• wanders the hallway when moving from class to class
Mr. C discussed these concerns with IH’s parents and they too mentioned similar difficulty completing
routines, requires a great deal of one-to-one support, as well as shifting from preferred activities such as
the iPad, to less-preferred routines. Nevertheless, IH’s parents decided it is important to focus on
increasing the number of assignments completed during class time. As well, they hoped that the
disruptive behaviours would automatically decrease if Ismael were spending more time doing his work.
They also felt that if he was motivated to complete his assignments, he would bring the necessary
materials. Everyone agreed that completing more work was the most important goal. Creating a Smooth Transition
Case Study #2
MTR is a thirteen-year-old, grade eight student. This is her second year at a new school. MTR’s parents
own and operate a small business and work long hours. MTR is an only child. According to her mother,
MTR was always “a little different”, and frequently “off in her own world”. MTR’s parents hoped that her
daydreaming personality was just a phase that she would outgrow.
MTR’s school records indicate that she received some support from an educational assistant throughout
in the early grades at school. Her academic achievement over the years has been consistently lower than
average. Report card comments indicate that she has been a “loner”, preferring to doodle quietly in the
library rather than going to gym or recess. Parents report that getting MTR to school is an ongoing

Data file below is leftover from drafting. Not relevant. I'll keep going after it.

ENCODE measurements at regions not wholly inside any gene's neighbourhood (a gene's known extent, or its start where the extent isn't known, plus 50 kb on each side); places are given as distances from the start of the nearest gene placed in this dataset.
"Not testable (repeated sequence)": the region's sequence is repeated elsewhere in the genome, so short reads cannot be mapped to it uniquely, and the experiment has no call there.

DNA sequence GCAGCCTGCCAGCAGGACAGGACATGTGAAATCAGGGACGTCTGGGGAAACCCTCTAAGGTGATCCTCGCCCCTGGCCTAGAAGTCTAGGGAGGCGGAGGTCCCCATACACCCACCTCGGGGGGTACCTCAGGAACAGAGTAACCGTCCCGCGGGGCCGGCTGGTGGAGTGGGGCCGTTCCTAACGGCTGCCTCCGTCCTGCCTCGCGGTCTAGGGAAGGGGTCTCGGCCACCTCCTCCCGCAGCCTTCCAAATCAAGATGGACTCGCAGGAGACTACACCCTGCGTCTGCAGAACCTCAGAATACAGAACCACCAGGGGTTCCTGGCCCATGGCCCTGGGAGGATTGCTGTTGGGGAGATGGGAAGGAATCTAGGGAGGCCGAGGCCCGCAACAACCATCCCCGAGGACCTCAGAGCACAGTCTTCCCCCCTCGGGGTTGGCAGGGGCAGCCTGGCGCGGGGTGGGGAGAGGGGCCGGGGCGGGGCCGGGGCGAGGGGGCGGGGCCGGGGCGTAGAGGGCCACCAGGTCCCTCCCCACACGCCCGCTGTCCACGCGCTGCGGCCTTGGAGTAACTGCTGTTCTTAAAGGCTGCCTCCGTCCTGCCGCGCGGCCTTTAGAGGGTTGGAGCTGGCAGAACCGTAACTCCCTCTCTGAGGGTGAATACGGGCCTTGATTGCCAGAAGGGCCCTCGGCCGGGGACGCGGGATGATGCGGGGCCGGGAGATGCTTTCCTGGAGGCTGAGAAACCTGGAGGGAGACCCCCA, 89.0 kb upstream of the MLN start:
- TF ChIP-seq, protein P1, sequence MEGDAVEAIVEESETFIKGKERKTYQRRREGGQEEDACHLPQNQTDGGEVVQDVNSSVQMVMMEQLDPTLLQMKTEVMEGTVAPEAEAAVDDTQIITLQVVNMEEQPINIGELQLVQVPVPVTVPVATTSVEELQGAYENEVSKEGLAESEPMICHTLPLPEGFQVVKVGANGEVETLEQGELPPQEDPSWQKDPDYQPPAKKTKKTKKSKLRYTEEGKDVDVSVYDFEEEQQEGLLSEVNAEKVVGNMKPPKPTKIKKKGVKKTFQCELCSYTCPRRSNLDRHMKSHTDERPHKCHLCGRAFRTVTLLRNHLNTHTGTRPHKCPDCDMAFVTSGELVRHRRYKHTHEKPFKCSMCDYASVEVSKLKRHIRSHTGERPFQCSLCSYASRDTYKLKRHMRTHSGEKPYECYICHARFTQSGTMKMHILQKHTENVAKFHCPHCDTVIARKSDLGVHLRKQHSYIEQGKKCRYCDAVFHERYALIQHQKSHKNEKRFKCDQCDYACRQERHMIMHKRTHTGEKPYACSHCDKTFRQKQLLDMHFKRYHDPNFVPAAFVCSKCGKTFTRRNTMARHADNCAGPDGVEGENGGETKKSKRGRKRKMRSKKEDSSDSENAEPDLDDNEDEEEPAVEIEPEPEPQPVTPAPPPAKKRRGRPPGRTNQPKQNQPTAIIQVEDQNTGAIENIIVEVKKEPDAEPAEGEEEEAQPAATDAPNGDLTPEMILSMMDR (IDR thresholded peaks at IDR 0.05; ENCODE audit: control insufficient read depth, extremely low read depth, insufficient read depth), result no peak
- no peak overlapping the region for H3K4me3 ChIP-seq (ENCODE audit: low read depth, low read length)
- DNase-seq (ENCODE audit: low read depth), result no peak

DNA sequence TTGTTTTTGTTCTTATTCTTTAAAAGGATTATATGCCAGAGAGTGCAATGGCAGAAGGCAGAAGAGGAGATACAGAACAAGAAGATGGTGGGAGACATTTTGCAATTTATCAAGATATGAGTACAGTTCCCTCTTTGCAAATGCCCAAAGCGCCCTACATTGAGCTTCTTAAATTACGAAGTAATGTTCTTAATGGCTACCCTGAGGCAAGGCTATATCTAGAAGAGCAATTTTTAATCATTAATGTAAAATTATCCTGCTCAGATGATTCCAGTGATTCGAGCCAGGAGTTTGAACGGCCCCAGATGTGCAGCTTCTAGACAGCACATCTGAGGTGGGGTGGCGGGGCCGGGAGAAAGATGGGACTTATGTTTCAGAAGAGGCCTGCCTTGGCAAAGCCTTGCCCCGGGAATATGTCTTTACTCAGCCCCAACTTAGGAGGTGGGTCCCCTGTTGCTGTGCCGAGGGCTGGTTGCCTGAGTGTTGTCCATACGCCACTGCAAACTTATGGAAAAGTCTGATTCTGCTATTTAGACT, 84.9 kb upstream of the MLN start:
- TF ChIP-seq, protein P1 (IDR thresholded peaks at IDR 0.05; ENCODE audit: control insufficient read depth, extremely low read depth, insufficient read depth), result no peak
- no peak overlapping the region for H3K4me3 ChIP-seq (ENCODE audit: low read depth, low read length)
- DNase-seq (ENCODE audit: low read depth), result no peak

challenge. Hence, her attendance at school is unstable. Creating a Smooth Transition
A few years ago when MTR was eight, her parents took her to a private clinic, seeking assistance for her
inattentive behaviour and low engagement. The assessment report, which was provided to the school,
indicates that Molly is below average overall cognitive ability, and behaviour traits linked to ASD.
MTR, along with her parents, were invited to come to a meeting of the school-based team to discuss both
her academic and attendance concerns. In attendance were MTR’s homeroom teacher, the school
Learning Resource Teacher (LRT), the principal, and a member from the Board of Education autism team.
During the meeting, they noted that MTR has demonstrated a keen interest in fine arts, particularly
modeling/creating figures with playdough.
• MTR is creative, spending much of her spare time playing with playdough or modeling clayat
• MTR enjoys listening to music, particularly British 60’s rock
The following areas of concern were observed by MTR’s teachers:
• MTR is reluctant to ask for help when she doesn’t understand what she is to be doing.Most
teachers mentioned that it was difficult for them to tell if she was paying attention ornot.
• MTR seems to require direct one-to-one instruction to move from one activity to anotherand
follow familiar classroom routines.
Both teachers and parents are concerned about MTR’s poor attendance, and agreed that the important
short-terms goals were improve school attendance and increase her independence when following
Smooth Transition Assignment Grading Rubric (25%)
Creating a Smooth Transition